Rift between Sudan's ruling party, PCP tests political will
A political rift between Sudan's ruling party and the Popular Congress Party has emerged over draft amendments to the constitution. The opposition party is concerned that the ruling party attempts to withdraw from amendments to the constitution.
President Omar Al Bashir told reporters of Sudanese newspapers on Wednesday that there is no logic for the Popular Congress Party to bring amendments. "The PCP can take them or leave them. These have come from the National Dialogue outputs."
The Popular Congress Party has harshly criticised President Al Bashir's remarks on the constitutional amendments and threatened to get out of the National Dialogue and return to the side of the opposition, in the event that no amendments are made to the constitution concerning freedoms of the people.
Kamal Omar Abdelsalam, the political secretary of the Popular Congress, considers the president's remarks are perhaps an attempt to withdraw from the outcomes of the National Dialogue, or to cover up the removal of some of the articles from the amendments.
"The constitutional amendments [...] do not represent the Popular Congress’ opinion alone. I am surprised that President Al Bashir attributes the constitutional amendments to the PCP." The PCP will not participate in the coming government without the enforcement of the constitutional amendments as were proposed, he stressed.
Abdelsalam added that the Islamist groups who rejected the draft amendments earlier this week attempt to find justifications to escape from the enforceable outputs of the National Dialogue.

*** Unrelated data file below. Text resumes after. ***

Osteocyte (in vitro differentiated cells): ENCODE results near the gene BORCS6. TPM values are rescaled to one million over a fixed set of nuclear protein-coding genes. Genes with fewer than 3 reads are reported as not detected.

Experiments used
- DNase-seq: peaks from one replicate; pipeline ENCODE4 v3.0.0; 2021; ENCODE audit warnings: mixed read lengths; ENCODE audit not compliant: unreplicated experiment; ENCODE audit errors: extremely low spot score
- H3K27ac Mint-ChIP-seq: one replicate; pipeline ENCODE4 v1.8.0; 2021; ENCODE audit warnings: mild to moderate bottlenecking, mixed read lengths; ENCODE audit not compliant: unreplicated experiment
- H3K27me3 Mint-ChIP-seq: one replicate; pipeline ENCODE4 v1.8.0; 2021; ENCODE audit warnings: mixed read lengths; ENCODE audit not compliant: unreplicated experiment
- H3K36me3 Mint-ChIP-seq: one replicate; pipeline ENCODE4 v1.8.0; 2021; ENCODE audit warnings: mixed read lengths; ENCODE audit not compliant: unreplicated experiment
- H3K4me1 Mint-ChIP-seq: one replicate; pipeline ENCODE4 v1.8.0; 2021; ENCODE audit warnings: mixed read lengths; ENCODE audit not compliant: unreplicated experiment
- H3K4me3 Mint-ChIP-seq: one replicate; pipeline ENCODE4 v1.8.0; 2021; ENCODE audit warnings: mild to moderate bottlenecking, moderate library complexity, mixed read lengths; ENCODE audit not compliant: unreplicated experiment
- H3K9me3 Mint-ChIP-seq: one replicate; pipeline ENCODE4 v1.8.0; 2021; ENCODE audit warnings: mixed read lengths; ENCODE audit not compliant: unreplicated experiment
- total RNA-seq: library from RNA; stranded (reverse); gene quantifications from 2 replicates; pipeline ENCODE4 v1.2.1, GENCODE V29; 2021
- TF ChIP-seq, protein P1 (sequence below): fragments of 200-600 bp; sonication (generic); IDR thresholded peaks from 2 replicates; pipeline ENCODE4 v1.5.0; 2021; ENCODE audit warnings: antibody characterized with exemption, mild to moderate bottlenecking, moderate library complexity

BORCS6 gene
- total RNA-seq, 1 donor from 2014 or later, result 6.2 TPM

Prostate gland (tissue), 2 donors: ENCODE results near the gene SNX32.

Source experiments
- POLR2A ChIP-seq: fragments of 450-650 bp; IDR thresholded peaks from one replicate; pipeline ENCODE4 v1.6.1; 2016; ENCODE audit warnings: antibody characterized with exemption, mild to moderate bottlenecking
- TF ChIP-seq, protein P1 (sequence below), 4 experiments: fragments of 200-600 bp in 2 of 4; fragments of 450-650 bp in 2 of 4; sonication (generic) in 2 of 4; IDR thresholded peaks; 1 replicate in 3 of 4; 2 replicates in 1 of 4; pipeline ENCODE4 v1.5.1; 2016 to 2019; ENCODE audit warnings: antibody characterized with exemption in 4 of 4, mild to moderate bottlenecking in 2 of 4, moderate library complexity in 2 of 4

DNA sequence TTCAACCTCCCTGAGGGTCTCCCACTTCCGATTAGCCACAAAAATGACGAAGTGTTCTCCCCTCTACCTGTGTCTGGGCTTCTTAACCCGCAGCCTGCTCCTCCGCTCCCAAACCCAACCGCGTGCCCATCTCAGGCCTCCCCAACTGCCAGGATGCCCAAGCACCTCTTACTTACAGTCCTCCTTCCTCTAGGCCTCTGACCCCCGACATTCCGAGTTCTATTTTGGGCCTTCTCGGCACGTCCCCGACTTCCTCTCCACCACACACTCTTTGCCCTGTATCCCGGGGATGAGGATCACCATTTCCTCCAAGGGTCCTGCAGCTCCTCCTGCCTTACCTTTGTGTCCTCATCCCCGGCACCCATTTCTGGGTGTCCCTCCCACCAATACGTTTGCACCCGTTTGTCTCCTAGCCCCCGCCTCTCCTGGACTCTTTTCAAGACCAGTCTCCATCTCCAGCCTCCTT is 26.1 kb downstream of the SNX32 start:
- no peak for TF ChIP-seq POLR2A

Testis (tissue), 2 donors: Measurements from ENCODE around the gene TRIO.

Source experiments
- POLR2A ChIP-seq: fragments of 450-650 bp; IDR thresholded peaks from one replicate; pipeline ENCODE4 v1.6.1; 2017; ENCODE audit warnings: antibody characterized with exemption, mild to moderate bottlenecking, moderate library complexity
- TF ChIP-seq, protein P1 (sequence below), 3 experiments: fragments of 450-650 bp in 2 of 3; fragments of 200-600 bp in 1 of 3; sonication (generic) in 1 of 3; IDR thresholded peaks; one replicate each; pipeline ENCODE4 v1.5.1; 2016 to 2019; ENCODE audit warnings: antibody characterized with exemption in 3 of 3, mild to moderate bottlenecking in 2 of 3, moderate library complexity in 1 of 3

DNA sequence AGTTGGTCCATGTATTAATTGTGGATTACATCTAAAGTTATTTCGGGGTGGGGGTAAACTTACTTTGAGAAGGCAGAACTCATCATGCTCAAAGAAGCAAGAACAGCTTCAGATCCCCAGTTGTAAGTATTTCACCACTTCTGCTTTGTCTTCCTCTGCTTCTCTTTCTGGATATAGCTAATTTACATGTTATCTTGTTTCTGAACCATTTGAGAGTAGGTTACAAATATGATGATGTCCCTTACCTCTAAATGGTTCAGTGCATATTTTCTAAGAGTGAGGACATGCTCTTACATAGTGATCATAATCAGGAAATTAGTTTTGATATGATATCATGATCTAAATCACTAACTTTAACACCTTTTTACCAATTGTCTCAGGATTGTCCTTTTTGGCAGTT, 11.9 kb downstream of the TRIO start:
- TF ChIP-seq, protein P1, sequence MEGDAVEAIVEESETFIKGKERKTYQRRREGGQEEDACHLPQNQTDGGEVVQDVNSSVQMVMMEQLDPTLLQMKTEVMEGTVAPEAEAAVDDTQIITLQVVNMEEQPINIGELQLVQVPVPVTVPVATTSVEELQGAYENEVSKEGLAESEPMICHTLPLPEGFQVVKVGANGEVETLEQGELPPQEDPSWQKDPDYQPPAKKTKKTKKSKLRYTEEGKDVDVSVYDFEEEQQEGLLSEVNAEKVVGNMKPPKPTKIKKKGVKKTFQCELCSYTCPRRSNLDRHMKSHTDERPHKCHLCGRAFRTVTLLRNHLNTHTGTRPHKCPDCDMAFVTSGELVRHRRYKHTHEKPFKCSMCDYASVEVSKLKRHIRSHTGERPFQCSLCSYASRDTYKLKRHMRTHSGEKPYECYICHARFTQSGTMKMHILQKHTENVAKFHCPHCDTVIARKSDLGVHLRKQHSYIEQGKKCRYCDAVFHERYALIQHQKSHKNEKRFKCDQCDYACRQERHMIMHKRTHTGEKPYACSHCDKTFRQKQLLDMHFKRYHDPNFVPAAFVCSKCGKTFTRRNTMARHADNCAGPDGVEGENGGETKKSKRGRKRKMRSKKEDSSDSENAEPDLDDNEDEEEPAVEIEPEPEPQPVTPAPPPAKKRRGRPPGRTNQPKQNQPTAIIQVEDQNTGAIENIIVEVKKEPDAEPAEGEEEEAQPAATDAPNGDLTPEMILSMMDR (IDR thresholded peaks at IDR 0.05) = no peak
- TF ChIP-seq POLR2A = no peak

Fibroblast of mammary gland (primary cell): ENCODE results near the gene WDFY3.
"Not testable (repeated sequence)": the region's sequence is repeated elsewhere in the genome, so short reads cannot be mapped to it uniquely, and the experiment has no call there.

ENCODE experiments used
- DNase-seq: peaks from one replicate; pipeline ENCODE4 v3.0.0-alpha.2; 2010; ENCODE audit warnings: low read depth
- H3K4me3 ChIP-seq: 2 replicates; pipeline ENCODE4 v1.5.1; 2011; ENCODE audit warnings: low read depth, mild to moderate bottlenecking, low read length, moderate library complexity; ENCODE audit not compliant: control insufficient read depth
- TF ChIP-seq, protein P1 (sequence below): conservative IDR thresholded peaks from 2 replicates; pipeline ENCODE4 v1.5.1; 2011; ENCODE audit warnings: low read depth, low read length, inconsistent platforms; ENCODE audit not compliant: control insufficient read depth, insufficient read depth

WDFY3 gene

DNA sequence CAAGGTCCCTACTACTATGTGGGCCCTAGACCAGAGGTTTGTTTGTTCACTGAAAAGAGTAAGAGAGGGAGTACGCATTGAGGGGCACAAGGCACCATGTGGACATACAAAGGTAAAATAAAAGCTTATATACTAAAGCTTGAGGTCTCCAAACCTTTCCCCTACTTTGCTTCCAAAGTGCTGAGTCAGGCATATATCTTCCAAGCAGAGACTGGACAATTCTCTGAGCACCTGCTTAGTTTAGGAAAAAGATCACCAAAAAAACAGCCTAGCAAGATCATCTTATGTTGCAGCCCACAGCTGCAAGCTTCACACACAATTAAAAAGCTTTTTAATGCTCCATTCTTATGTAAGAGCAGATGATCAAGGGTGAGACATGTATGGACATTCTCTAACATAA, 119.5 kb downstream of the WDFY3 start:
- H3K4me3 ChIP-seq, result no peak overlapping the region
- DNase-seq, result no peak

Several opposition parties still refuse to join the National Dialogue. Presiden Al Bashir proposed the broad National Dialogue in early 2014 to gather all political forces in Sudan, including the rebel movements, with the aim to peacefully solve the various crises in the country. Last October, participating parties and groups formed committees to form recommendations on the crises.
'The current differences are a real test of the political will of both the NCP as the PCP.' - Dr. Atabani
Dr Ghazi Salaheldin Atabani, the head of the Reform Now Movement, considers the current differences between the National Congress Party (NCP)and the PCP as "a real test" of the political will of the parties to the dialogue, and the commitment of the ruling party to the dialogue's outcomes. His party issued a press statement on Thursday:
"The NCP has a chance to send a message to the international community in general and the Sudanese parties abstaining from the dialogue, through acceptance of the outputs of the dialogue and making clear concessions in the formation of the upcoming government."
Among the draft amdendments are a text which tasks the security services with collection of information, analysis and provision of advice to the authorities concerned under the supervision of the President. Another amendment states the abolition of the punishment of stoning for apostasy, and toppling the legal procedures on marriage for women, and enhancing equality between men and women in inheritance affairs.
The Independent Expert on the Situation of Human Rights in Sudan, Aristide Nononsi, concluded his third visit to the country this month and urged the National Assembly, which considers amendments to the Constitution and various laws, including the National Security Act and the Criminal Act, "to consider once and for all, abrogating all provisions in these laws which infringe on fundamental human rights of Sudanese people".
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